There are few topics that are as divisive and polarizing as politics. These days, it seems you can't express an opinion without being bombarded with criticism and contempt from the opposing side, no matter what side of the political aisle you stand on. Everyone, it seems, has "lost their minds" when it comes to their political position -- and that can have a drastically negative effect on business.

When you are the leader of a team or company comprised of stakeholders with varying personalities and opinions, holding firm to a position without considering the viewpoints of others can lead to poor employee morale, lagging innovation and damaged relationships with customers, among other things. Having a reputation for being intolerant or inflexible is never good for business.

"I do think this kind of homogenous a really dangerous thing for any company," says researcher and political polling expert Tom Webster. "You need the input."

Tom is the vice president of strategy marketing for Edison Research, a company that has conducted exiting polling for some of the most controversial U.S. presidential elections in recent history. Tom believes bias is among the greatest scourges in business.

"Bias I think is one of the great dangers of Corporate America," he says. "We don't have all of the voices present in the room that we think we need to have, or that we ought to have, in order to develop (effective) products or marketing."

So how can we make room for a diversity of viewpoints in the boardroom without feeling like we have to water down our own? The answer is much simpler than you may think.

Step out of your comfort zone

You can't be exposed to differing viewpoints if you only surround yourself with people who think and feel like you. Sure, it's reassuring and comfortable when your own perspectives are reinforced, maybe even lauded, over time. That might feel good to our egos, but it's not so good for employees or customers who may see things differently.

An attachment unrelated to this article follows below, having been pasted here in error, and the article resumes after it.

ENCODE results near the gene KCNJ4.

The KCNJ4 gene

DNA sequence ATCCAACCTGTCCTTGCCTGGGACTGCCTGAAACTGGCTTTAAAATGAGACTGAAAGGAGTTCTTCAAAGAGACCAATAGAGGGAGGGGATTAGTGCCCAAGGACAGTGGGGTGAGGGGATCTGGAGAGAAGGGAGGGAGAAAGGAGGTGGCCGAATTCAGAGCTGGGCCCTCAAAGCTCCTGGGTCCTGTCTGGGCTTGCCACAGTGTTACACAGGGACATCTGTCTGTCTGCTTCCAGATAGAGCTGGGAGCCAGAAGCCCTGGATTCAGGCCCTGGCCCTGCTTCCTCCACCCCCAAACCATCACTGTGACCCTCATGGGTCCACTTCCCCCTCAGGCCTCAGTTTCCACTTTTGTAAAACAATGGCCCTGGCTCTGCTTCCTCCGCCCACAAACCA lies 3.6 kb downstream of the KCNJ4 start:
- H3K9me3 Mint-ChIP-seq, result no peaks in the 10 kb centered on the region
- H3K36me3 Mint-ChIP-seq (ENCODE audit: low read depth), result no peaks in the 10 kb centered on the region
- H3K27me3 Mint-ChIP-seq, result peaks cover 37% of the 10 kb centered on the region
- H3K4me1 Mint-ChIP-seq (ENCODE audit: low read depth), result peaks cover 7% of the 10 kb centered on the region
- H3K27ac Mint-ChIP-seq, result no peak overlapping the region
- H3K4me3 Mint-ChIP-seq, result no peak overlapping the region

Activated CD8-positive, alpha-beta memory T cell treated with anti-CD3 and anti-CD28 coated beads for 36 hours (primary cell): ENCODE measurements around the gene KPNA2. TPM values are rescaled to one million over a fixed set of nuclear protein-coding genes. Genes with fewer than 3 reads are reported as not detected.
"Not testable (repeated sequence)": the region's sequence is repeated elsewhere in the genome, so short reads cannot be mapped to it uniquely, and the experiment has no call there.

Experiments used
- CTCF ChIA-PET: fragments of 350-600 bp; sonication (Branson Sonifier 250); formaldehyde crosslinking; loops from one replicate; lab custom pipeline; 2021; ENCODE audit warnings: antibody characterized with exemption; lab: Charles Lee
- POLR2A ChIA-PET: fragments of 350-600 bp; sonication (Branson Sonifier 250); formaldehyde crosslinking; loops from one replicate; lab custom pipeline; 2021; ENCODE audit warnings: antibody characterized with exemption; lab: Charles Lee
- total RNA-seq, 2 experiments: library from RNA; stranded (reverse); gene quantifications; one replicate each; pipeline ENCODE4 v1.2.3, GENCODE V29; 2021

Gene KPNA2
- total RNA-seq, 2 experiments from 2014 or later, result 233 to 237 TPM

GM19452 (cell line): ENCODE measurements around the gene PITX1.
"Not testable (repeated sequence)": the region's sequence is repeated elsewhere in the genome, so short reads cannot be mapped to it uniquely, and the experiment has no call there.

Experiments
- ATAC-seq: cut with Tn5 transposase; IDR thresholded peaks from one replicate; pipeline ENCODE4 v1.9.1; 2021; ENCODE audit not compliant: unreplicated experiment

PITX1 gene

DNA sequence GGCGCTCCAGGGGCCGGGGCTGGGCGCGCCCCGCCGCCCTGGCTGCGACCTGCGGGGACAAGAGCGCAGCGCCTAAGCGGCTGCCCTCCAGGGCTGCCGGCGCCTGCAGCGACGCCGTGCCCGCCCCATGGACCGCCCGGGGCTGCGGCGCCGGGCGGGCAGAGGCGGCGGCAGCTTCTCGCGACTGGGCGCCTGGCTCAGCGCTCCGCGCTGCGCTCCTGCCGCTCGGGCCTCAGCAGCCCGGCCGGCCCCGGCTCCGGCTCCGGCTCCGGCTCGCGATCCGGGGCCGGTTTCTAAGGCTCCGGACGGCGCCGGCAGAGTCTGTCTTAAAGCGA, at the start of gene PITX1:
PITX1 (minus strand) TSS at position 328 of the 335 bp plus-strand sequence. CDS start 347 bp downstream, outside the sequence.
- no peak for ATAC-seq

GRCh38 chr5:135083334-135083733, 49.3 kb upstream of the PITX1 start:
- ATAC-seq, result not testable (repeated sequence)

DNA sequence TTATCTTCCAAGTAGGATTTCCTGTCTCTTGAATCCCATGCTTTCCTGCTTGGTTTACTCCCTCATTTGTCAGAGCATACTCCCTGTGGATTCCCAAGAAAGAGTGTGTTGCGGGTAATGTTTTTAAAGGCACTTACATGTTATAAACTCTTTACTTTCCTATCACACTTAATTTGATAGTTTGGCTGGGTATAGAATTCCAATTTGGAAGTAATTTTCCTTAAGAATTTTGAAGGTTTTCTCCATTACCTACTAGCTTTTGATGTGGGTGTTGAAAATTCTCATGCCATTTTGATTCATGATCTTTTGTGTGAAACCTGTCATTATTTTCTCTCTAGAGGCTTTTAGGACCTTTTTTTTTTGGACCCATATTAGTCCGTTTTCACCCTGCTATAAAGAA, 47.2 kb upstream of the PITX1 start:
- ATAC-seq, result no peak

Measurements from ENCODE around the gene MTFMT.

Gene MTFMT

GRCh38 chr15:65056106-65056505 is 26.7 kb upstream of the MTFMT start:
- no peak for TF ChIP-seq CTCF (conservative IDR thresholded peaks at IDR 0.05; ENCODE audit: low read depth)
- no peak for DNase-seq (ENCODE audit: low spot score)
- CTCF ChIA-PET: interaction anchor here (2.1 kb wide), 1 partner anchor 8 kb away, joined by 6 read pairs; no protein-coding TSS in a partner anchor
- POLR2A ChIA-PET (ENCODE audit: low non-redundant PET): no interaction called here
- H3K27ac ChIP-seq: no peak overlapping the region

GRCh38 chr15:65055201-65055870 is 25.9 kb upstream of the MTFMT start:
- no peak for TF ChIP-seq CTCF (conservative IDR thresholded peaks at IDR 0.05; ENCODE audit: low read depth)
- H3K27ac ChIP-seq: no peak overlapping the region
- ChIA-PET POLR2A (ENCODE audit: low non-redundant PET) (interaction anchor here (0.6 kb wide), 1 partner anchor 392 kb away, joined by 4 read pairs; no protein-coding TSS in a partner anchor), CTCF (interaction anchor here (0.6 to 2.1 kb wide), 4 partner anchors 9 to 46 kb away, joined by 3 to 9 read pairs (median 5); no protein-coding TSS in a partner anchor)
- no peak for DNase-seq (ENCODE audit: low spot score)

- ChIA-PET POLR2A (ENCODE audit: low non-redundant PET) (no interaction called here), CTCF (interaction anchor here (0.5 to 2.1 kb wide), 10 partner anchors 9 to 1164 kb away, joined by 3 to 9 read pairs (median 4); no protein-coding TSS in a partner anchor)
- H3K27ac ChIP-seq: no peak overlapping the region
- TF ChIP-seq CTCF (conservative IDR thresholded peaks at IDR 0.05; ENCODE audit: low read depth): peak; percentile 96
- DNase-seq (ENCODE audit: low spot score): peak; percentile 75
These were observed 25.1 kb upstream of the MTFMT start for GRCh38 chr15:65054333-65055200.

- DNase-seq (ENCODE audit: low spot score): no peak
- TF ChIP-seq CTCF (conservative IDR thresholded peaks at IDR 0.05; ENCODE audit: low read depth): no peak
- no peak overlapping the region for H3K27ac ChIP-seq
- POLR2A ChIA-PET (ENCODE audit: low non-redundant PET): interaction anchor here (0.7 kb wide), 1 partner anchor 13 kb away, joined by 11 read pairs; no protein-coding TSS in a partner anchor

Whenever possible, it's a good idea to step out of your comfort zone and solicit feedback from people who disagree with you. It doesn't mean you have to agree with what they say, but it can help you to understand their position better -- and may lead to new insights in your marketing, product development or sales.

Don't argue

It's human nature to want to defend your position when it's being challenged. But try to resist this. Instead, listen. Your goal should not be to "win an argument." Rather, you should focus on understanding the opposing perspective in an effort to find the best conclusion for everyone involved.

Whenever you find yourself in a disagreement or have the urge to interject with your viewpoint, take a deep breath and pause. Active listening can help you gather new information, clarify any misconceptions and build more trust with the other party because, after all, who doesn't appreciate someone who really listens?

Change the channel

There are always two sides of an issue, and you can't be an effective leader without looking at both sides. But when you are surrounded by those who constantly reaffirm your view of a given situation, you can easily be swept up by the illusion that everyone thinks like you do. That's especially true if you consume news that is one-sided. So it would do you good to change up your news consumption from time to time.

If you're partial to a particular television news show, it might be wise for you to change the channel; seek out programs with divergent viewpoints. Same goes for radio, newspapers, magazines, or websites. Seek out news from sources where they routinely have views different from your own.

One word of caution, speaking from personal experience. If you start screaming at the screen because their views differ from your own,  you've missed the point of the exercise. 


It's comfortable to hold our opinions close to us, and natural to want to push away those that challenge our own thinking. But it's important to step outside of our comfort zone and interact with a more diverse crowd once in a while. 

Sure, it might feel awkward at first, but taking these small steps will give you understanding and might just make for a better environment in your home, office, or even your nightly hangout.

Published on: Apr 19, 2018
The opinions expressed here by columnists are their own, not those of